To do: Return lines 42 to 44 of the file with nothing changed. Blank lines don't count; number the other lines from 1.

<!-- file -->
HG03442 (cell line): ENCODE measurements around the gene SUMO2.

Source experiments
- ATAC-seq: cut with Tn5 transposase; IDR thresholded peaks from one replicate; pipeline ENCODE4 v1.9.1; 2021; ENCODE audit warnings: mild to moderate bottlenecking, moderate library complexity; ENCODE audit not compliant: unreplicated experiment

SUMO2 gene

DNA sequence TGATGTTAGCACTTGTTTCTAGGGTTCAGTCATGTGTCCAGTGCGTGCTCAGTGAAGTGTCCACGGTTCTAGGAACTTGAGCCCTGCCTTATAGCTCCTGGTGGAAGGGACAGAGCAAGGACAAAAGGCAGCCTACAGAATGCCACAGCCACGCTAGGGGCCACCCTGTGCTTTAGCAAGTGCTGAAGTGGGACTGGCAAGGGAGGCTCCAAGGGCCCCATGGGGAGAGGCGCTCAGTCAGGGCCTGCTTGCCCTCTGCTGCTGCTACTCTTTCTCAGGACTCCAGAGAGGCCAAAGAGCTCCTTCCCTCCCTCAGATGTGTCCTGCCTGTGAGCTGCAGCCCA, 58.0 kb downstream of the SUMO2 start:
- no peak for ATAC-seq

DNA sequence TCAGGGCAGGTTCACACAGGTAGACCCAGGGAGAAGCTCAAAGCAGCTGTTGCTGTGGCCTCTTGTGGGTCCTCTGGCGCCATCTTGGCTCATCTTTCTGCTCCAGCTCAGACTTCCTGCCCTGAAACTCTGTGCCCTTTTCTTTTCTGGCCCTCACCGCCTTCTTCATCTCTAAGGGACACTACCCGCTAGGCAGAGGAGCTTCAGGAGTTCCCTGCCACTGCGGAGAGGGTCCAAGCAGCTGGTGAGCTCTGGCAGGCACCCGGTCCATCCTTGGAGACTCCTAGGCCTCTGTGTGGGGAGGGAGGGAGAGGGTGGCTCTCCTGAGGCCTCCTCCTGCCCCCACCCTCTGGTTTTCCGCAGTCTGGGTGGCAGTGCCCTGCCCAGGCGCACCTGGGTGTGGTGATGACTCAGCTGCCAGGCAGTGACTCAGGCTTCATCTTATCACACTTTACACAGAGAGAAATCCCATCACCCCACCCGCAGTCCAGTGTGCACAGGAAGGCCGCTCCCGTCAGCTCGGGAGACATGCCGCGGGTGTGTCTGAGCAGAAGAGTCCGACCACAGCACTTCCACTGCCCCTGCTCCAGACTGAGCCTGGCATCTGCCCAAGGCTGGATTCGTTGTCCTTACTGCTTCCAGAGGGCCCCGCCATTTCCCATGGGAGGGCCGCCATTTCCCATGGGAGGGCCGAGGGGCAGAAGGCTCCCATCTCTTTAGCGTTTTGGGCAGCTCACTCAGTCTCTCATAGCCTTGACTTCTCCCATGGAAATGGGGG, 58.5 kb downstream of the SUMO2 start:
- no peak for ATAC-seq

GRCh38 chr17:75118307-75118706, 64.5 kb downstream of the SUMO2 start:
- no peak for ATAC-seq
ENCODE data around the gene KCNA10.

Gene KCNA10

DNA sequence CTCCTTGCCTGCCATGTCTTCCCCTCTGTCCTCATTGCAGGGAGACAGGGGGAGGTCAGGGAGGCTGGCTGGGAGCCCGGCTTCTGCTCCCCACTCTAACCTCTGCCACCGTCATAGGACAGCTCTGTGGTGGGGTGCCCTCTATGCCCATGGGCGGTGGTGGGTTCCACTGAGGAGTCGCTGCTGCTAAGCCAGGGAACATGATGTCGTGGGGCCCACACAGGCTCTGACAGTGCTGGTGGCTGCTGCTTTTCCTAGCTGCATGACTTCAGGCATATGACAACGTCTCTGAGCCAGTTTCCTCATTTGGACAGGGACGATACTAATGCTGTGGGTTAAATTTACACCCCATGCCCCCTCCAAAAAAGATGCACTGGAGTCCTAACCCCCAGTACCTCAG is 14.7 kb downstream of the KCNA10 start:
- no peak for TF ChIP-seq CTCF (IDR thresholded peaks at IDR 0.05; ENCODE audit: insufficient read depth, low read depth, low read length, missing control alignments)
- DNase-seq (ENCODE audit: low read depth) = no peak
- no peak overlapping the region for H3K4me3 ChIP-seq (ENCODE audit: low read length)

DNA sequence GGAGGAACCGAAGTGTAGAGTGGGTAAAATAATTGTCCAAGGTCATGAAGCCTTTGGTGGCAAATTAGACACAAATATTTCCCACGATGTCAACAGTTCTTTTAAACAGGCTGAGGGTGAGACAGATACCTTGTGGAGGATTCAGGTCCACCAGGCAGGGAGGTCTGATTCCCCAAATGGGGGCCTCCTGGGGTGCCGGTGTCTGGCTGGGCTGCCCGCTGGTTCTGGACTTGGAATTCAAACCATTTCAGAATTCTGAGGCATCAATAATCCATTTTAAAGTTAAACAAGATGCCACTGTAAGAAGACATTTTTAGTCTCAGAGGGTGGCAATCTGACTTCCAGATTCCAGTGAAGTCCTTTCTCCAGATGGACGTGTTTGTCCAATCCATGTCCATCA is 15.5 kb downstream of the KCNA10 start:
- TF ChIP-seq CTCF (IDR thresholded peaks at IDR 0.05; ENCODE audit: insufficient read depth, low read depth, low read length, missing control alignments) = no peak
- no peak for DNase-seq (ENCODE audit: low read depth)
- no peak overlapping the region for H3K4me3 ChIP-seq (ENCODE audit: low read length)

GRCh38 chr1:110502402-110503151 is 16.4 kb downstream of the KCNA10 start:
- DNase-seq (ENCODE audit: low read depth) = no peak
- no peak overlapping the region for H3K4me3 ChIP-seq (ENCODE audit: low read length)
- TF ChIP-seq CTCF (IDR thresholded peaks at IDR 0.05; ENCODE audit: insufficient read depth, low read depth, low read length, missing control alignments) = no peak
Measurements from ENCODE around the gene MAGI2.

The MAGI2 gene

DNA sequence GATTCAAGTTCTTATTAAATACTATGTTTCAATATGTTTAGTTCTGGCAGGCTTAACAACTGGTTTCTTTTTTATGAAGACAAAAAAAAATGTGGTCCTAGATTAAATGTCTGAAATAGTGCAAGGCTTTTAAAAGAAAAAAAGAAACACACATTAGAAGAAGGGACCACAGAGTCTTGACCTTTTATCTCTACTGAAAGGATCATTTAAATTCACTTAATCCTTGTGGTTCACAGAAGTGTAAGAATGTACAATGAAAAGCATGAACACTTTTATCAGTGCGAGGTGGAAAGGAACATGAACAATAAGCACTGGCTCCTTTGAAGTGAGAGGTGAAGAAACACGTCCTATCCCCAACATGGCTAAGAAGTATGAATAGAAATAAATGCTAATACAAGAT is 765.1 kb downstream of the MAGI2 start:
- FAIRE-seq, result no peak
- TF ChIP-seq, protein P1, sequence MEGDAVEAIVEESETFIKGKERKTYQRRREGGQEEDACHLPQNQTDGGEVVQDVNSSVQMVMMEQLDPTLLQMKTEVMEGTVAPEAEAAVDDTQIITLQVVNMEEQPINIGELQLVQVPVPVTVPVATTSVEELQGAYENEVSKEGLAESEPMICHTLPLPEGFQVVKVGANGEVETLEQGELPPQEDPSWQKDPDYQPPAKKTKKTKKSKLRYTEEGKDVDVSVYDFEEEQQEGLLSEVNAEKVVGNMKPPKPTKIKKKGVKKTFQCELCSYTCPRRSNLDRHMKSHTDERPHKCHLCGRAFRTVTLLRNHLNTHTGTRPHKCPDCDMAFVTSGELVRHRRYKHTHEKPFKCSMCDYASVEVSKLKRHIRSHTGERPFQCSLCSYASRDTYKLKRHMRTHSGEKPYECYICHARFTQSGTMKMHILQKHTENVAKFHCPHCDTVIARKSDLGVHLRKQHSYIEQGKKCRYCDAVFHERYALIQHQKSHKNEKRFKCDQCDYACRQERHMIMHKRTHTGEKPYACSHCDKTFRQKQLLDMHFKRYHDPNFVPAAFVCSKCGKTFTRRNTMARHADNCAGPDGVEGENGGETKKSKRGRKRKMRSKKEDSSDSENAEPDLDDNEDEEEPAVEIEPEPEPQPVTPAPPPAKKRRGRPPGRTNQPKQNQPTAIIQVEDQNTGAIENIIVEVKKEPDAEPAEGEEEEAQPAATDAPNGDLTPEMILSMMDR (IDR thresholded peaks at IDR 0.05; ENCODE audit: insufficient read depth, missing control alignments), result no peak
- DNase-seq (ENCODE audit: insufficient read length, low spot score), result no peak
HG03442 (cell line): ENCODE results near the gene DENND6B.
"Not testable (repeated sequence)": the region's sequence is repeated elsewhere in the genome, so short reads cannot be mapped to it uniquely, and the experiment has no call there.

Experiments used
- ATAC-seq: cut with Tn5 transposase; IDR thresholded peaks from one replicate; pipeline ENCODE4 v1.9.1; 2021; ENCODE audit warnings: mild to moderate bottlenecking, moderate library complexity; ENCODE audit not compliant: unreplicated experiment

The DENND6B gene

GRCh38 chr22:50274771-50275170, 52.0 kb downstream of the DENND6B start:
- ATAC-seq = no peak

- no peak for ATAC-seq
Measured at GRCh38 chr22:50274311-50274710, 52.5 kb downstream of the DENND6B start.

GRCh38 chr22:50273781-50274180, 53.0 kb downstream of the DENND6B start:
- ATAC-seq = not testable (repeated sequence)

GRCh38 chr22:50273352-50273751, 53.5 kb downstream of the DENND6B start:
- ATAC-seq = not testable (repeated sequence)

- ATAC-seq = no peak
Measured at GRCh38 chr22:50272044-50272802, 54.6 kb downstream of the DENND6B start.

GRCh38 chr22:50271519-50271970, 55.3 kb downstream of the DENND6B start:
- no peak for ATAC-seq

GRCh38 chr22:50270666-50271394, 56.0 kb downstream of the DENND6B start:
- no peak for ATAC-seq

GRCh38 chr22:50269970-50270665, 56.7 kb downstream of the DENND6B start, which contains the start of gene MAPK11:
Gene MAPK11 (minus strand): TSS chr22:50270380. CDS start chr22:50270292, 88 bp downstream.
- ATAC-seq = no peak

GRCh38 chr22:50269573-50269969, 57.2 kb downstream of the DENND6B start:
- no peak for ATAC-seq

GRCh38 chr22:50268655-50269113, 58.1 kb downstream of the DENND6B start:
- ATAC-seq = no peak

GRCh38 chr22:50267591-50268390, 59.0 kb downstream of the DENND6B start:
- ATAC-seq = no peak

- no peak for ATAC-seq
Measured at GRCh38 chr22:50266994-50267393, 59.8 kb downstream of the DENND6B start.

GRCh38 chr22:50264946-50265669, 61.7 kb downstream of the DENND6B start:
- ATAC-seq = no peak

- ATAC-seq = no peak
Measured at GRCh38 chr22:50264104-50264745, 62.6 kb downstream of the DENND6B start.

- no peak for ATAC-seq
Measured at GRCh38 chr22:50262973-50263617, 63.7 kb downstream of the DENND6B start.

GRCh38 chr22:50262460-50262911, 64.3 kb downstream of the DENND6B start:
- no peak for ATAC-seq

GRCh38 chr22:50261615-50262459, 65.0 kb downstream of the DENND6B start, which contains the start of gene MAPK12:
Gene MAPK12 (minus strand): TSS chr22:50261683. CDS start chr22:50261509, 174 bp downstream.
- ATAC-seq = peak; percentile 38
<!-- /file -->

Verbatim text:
GRCh38 chr22:50273352-50273751, 53.5 kb downstream of the DENND6B start:
- ATAC-seq = not testable (repeated sequence)

- ATAC-seq = no peak